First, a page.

Languages of the Caucasus

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Ethnolinguistic groups in the Caucasus region (1995)

The Caucasian languages comprise a large and extremely varied array of languages spoken by more than ten million people in and around the Caucasus Mountains, which lie between the Black Sea and the Caspian Sea.

Linguistic comparison allows the classification of these languages into several different language families, with little or no discernible affinity to each other. However, the languages of the Caucasus are sometimes mistakenly referred to as a family of languages. According to Asya Pereltsvaig, "grammatical differences between the three groups of languages are considerable. [...] These differences force the more conservative historical linguistics to treat the three language families of the Caucasus as unrelated."[1]

Families indigenous to the Caucasus[edit]

Three of these families have no current indigenous members outside the Caucasus, and are considered indigenous to the area. The term Caucasian languages is generally restricted to these families, which are spoken by about 11.2 million people.[citation needed]

The Northeast and Northwest Caucasian families are notable for their high number of consonant phonemes (inventories range up to the 80–84 consonants of Ubykh). The consonant inventories of the South Caucasian languages, however, are not nearly as extensive, ranging from 28 (Georgian) to 30 (Laz) – comparable to languages like Russian (up to 37 consonant phonemes, depending on definition), Arabic (28 phonemes), and Western European languages (often more than 20 phonemes).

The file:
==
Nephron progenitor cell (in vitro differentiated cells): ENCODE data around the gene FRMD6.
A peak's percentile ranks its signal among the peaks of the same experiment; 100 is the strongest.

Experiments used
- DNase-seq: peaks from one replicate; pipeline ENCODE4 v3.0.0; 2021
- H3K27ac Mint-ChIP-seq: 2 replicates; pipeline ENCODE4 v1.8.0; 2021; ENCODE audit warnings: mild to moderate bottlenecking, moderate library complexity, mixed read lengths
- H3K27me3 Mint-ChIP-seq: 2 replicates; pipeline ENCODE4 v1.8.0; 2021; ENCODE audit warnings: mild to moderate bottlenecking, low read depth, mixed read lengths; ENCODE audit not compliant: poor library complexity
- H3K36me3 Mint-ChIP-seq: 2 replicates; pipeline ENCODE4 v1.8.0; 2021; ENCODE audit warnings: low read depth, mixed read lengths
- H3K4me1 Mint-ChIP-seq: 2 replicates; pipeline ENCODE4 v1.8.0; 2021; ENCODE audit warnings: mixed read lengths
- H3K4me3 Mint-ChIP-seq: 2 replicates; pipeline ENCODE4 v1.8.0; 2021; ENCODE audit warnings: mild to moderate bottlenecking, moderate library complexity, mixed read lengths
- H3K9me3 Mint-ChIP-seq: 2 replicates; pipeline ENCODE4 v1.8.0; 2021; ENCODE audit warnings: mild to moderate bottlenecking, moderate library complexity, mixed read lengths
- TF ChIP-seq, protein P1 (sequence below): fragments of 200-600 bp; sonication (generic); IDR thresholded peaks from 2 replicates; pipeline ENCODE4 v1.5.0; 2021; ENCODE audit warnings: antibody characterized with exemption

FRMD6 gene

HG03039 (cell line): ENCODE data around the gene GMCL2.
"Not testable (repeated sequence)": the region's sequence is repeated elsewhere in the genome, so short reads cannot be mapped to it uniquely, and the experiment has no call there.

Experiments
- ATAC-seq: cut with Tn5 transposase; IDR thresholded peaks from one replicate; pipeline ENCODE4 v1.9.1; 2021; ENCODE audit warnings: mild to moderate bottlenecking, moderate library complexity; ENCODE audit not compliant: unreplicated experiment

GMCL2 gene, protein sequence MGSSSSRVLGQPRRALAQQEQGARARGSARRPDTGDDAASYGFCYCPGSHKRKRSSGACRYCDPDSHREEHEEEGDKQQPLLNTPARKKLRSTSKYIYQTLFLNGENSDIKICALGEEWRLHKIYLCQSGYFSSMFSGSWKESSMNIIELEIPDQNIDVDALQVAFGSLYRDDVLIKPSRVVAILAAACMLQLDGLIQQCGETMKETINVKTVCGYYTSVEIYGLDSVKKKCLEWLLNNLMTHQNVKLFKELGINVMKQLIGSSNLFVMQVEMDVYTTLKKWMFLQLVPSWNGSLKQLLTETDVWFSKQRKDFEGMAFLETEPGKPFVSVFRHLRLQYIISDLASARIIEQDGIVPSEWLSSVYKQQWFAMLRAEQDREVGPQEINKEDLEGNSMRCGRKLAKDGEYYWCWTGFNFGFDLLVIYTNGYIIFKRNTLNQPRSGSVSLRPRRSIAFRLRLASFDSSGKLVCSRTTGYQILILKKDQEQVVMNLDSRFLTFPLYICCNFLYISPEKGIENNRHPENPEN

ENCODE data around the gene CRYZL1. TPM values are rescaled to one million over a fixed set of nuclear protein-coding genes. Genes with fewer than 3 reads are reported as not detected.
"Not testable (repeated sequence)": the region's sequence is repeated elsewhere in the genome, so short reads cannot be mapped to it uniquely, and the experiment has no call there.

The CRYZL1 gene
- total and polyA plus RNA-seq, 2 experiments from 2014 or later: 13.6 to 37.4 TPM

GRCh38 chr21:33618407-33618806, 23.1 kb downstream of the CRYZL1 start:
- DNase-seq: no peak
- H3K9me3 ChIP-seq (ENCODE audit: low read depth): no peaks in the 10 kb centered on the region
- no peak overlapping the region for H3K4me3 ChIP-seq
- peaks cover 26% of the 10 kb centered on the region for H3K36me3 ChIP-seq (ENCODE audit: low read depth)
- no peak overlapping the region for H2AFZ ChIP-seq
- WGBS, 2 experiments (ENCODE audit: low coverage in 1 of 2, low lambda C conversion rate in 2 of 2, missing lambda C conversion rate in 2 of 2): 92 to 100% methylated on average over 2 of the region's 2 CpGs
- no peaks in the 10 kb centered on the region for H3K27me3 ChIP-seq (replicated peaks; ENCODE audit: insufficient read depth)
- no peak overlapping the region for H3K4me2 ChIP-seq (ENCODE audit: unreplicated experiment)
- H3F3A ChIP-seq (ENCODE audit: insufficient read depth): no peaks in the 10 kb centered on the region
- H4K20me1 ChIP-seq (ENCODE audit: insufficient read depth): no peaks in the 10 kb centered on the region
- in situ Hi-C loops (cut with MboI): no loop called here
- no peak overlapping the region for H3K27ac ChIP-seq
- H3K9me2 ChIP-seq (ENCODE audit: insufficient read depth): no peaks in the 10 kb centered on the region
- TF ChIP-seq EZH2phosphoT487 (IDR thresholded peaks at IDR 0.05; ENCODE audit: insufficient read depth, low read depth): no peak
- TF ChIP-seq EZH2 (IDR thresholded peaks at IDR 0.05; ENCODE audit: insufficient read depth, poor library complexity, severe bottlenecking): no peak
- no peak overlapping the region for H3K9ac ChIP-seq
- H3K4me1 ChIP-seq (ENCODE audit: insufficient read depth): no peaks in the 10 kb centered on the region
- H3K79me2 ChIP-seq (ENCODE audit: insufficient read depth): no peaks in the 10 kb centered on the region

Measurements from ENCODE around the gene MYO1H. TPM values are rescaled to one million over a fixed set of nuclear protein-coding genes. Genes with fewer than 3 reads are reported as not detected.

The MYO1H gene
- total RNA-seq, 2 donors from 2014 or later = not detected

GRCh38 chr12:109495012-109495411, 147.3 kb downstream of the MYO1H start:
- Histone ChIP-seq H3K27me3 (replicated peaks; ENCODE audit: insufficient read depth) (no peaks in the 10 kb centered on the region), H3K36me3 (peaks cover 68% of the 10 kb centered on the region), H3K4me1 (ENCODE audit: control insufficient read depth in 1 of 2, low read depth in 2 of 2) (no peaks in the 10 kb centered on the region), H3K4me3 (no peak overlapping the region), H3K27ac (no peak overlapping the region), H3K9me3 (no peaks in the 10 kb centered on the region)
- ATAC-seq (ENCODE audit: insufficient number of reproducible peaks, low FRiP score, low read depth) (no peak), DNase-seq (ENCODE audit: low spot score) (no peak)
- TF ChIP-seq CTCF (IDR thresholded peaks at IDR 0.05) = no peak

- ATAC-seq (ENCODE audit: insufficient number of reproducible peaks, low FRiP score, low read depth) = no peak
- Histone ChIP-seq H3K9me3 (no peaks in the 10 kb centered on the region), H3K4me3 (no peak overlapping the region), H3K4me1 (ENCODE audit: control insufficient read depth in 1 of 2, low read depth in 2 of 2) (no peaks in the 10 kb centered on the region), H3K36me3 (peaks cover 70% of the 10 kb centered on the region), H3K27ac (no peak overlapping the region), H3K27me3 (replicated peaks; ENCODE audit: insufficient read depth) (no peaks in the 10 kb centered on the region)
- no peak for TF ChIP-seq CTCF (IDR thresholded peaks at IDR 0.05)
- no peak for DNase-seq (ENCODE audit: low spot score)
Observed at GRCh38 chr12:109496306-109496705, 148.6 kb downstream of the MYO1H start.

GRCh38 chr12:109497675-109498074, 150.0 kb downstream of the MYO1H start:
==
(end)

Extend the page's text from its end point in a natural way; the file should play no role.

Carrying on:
The autochthonous languages of the Caucasus share some areal features, such as the presence of ejective consonants and a highly agglutinative structure, and, with the sole exception of Mingrelian, all of them exhibit a greater or lesser degree of ergativity. Many of these features are shared with other languages that have been in the Caucasus for a long time, such as Ossetian (which has ejective sounds but no ergativity).

External relations[edit]

Since the birth of comparative linguistics in the 19th century, scholars have attempted to relate them to each other or to languages outside the Caucasus region. The most promising proposals are connections between the Northeast and Northwest Caucasian families and each other or with languages formerly spoken in Anatolia and northern Mesopotamia.

North Caucasian languages[edit]

Linguists such as Sergei Starostin see the Northeast (Nakh-Dagestanian) and Northwest (Abkhaz–Adyghe) families as related and propose uniting them in a single North Caucasian family, sometimes called Caucasic or simply Caucasian. This theory excludes the South Caucasian languages, thereby proposing two indigenous language families. While these two families share many similarities, their morphological structure, with many morphemes consisting of a single consonant, make comparison between them unusually difficult, and it has not been possible to establish a genetic relationship with any certainty.

Ibero-Caucasian languages[edit]

There are no known affinities between the South Caucasian and North Caucasian families. Nevertheless, some scholars have proposed the single name Ibero-Caucasian for all the Caucasian language families, North and South, in an attempt to unify the Caucasian languages under one family.


Some linguists have claimed affinities between the Northwest Caucasian (Circassian) family and the extinct Hattic language of central Anatolia. See the article on Northwest Caucasian languages for details.


Alarodian is a proposed connection between Northeast Caucasian and the extinct Hurro-Urartian languages of Anatolia.

Dené–Caucasian macrofamily[edit]

Linguists such as Sergei Starostin have proposed a Dené–Caucasian macrofamily, which includes the North Caucasian languages together with Basque, Burushaski, Na-Dené, Sino-Tibetan, and Yeniseian. This proposal is rejected by most linguists.

Families with wider distribution[edit]

Other languages historically and currently spoken in the Caucasus area can be placed into families with a much wider geographical distribution.